I-Team obtains emergency calls from S.F. oil spill
SAN FRANCISCO, Nov. 29, 2007 (KGO) (KGO) -- Police departments in California are required under the law to make all sorts of official records available to the public, but that doesn't always happen.
All the experts say the first two hours after an oil spill are critical. We have a CD that contains three phone calls made about an hour after the cargo ship hit the Bay Bridge.
They show the coast guard refused help from the San Francisco Fire Department and apparently downplayed what happened, even to other emergency agencies.
Last week, Coast Guard commanders claimed they did not refuse help with the oil spill offered by the San Francisco Fire Department -- that the only thing firefighters could do was search and rescue, and that wasn't needed.
But, recordings of phone calls obtained by the I-Team tell a different story.
This is fire dispatch asking Coast Guard dispatch why they called off "Fireboat One" -- its dock was just a short distance to the scene.
Fire Dispatch: "We basically were responding and then Fireboat One came up on the air and said that you did not need our response."
Coast Guard dispatch: "I, yeah, I don't know that anybody here actually ever requested a response."
Fire Dispatch: "Okay."
On that phone call, Fire Dispatch is clear -- help is available, but the Coast Guard doesn't want it.
Fire Dispatch: "Fireboat One says a boat did strike the bridge or was in distress."
Coast Guard dispatch: "A boat did hit like the fender around the bridge--"
Fire Dispatch: "Right, I've seen that."
Coast Guard dispatch: "The bridge is fine is what we're being told, the boat itself has some damage to it, some looks like structural damage."
Fire Dispatch: "Okay, but you're able to able to basically do everything you need to do without us."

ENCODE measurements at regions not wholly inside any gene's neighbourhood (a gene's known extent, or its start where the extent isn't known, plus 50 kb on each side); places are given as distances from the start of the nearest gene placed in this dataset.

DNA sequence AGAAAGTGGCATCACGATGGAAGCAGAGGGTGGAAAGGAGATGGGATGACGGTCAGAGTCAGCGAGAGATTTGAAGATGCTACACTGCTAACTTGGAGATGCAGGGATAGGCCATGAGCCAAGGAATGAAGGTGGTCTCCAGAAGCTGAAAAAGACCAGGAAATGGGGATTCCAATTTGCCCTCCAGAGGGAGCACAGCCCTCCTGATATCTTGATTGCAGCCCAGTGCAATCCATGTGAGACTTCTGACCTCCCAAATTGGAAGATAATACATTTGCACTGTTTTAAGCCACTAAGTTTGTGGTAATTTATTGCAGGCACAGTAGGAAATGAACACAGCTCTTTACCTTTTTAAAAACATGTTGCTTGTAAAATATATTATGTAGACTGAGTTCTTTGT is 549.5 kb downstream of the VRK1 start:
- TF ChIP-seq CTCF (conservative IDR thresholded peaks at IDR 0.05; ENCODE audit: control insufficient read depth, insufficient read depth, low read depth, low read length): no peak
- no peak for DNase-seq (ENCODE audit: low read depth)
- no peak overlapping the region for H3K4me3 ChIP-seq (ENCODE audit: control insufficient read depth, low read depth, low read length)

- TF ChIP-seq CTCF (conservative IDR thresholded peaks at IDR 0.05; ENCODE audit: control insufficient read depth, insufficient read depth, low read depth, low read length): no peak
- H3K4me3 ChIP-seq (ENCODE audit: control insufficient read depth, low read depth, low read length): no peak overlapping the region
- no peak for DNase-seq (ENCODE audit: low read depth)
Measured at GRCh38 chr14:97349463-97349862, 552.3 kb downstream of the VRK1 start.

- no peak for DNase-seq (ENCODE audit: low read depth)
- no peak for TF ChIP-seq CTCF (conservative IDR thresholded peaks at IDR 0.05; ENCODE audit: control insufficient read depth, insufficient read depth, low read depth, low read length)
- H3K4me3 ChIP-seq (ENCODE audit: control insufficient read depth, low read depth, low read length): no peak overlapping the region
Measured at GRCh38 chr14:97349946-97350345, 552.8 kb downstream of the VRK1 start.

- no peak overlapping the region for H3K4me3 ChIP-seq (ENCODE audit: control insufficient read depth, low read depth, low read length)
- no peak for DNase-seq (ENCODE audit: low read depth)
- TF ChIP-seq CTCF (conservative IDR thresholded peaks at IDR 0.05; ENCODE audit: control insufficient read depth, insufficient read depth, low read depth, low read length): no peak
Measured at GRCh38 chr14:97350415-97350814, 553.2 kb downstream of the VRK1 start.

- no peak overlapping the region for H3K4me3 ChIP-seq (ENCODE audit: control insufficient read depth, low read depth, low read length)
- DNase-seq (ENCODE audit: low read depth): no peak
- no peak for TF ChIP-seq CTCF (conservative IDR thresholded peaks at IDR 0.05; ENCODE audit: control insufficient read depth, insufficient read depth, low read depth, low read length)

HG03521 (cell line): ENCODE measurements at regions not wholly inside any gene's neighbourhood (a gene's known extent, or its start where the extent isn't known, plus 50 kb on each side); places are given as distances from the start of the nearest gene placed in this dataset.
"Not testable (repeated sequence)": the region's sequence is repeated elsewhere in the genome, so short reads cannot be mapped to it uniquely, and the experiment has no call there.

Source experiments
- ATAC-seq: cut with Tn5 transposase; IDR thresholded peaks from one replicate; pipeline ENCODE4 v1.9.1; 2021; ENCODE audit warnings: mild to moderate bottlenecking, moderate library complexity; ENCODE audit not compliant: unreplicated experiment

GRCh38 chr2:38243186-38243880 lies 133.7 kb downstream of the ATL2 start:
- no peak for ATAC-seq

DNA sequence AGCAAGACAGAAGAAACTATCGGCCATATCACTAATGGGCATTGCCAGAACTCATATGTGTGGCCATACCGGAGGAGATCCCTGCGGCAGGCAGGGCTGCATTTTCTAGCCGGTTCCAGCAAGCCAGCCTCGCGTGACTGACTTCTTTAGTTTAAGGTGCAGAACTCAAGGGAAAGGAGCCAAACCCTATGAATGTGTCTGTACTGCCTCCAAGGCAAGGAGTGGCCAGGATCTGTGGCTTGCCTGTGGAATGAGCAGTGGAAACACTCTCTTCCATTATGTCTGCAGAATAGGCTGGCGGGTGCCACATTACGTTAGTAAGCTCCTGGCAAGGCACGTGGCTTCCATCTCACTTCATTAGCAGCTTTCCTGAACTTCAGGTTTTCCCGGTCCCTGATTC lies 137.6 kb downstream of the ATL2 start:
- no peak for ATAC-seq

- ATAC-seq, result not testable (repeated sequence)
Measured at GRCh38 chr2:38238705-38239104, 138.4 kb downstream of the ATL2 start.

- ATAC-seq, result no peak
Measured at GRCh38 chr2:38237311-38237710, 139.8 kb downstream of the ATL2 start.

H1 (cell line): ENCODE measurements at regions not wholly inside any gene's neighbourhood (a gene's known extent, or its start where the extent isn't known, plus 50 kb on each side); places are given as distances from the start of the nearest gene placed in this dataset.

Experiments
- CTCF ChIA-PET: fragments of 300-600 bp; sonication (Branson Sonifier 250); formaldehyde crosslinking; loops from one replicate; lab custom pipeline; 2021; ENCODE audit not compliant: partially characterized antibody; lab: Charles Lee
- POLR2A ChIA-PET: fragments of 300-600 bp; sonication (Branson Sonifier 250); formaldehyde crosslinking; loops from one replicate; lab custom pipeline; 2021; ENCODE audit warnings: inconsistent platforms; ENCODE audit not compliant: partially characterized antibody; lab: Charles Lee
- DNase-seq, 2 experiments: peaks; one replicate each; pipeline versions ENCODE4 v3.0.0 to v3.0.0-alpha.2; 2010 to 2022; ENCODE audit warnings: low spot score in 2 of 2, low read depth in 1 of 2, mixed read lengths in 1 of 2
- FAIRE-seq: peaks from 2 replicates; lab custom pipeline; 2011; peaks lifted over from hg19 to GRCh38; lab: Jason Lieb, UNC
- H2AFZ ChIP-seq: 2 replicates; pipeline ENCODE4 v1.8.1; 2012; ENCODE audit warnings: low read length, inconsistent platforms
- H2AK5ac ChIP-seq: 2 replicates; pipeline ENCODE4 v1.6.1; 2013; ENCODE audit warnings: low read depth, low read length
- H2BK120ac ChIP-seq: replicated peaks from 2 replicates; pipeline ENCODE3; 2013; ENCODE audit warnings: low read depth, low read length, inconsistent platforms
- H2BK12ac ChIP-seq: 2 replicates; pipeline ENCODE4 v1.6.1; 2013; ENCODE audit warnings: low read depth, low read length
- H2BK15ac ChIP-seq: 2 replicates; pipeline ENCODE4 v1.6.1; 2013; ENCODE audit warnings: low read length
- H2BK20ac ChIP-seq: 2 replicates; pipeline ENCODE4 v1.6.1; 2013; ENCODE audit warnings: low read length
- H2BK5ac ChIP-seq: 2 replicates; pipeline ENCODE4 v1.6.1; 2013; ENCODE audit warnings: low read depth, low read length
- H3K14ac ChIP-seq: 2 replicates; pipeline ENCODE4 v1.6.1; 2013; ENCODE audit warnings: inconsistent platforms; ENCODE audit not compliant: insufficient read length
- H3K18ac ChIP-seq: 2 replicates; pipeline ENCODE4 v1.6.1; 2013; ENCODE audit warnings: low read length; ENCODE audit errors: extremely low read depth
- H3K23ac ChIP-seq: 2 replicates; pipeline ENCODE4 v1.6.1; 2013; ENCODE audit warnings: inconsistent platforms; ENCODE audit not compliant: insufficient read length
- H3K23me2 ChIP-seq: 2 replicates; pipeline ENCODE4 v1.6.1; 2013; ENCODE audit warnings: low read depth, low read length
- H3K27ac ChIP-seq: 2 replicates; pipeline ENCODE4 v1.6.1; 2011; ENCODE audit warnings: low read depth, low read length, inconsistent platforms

Coast Guard dispatch: "Yes, but thank you for your assistance."
Fire Dispatch: "Okay, alright, thanks very much."
Coast Guard dispatch: "Thank you."
Fire Dispatch: "Bye."
Coast Guard San Francisco Commander Paul Gugg refused to be interviewed today, citing scheduling conflicts.
He referred us to a Coast Guard statement from last week that says: "We are investigating exactly what happened and what communications took place during this response jointly with the city of San Francisco and others to ensure a more effective reaction to any future incident."
One other call between Fire Dispatch and the Office of Emergency Services duty officer shows that the Coast Guard was reluctant to give out information -- even to other authorities.
The fire dispatcher is explaining why he sent out a text message about the incident to emergency staff. He refers to a "PIO" -- press information officer.
Fire Dispatch: "Rather be safe than sorry, yeah, I think they're handling it, it was basically some boat just crashed."
OES Duty Officer: "Okay, is this just like one of the fishing boats or--?"
Fire Dispatch: "They're really not giving out a lot of information; they got a good PIO, so-"
OES Duty Officer: "Okay."
Fire Dispatch: "But it sounds like they're just treating it as, you know, a-"
OES Duty Officer: "Just a routine?"
Fire Dispatch: "Yeah, somebody doesn't know how to drive a boat, so-"
OES Duty Officer: "Okay."
More than an hour after the crash, the Coast Guard didn't even explain to Fire Dispatch it was a massive cargo ship that hit the bridge.
"It does add to the frustration," said Warner Chabot from the Ocean Conservancy.
We discussed these new recordings with Ocean Conservancy's Warner Chabot. Like other environmentalists, he's upset about the spill and the response to it.
"I think it's unfortunate, I think there was probably some bad communication, I think what it shows is we probably haven't got a good enough system to have immediate response and immediate booming to protect the bay in the event of a major collision," said Chabot.
We were there when Warren Chabot met on Thursday afternoon with executives from the private company hired by the ship's owners, to clean up the oil.
Here is how it works: Before any ship comes into San Francisco Bay, they have to have made arrangements with local companies, to respond to any disaster.
Complete recordings of the San Francisco oil spill emergency calls:
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